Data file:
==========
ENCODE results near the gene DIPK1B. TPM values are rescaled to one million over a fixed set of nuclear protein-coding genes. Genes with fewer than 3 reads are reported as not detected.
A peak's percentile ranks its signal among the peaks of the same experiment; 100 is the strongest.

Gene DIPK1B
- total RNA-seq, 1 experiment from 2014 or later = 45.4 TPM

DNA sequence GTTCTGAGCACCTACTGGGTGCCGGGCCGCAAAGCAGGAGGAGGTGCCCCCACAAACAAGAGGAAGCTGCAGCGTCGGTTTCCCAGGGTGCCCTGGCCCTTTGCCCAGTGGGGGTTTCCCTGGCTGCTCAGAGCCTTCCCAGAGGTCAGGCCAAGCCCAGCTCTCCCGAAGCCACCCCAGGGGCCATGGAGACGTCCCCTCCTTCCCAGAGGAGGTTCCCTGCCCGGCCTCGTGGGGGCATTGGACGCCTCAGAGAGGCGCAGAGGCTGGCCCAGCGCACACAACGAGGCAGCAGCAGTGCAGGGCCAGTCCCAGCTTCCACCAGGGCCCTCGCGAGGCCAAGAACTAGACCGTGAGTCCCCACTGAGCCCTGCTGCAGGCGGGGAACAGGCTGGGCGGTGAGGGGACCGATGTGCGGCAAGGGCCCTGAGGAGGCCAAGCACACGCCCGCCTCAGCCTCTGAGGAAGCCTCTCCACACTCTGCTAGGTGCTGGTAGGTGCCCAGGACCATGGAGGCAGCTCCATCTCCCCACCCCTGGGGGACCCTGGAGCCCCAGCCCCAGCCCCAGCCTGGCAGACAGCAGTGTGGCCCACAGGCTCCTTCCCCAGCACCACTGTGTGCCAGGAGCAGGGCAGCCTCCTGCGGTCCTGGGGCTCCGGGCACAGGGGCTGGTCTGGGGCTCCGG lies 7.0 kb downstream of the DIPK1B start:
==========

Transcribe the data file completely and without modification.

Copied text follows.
ENCODE results near the gene DIPK1B. TPM values are rescaled to one million over a fixed set of nuclear protein-coding genes. Genes with fewer than 3 reads are reported as not detected.
A peak's percentile ranks its signal among the peaks of the same experiment; 100 is the strongest.

Gene DIPK1B
- total RNA-seq, 1 experiment from 2014 or later = 45.4 TPM

DNA sequence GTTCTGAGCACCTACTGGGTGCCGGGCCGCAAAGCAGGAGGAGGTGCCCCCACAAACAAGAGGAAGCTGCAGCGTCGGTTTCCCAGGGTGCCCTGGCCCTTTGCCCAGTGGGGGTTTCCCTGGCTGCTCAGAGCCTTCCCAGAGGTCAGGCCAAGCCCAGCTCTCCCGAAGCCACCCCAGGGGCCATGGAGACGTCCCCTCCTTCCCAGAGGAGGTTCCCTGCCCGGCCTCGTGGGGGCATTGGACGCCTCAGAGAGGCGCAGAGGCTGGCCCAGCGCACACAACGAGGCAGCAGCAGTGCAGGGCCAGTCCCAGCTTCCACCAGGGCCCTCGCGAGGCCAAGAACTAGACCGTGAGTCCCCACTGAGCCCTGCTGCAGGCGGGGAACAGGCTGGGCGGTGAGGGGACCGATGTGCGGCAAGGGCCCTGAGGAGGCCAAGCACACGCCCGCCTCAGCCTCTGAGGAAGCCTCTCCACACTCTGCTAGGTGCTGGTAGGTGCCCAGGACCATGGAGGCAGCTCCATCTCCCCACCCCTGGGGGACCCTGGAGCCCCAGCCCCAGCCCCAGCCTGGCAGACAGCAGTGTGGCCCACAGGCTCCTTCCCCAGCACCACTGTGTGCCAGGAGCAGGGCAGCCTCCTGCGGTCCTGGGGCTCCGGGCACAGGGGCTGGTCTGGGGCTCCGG lies 7.0 kb downstream of the DIPK1B start: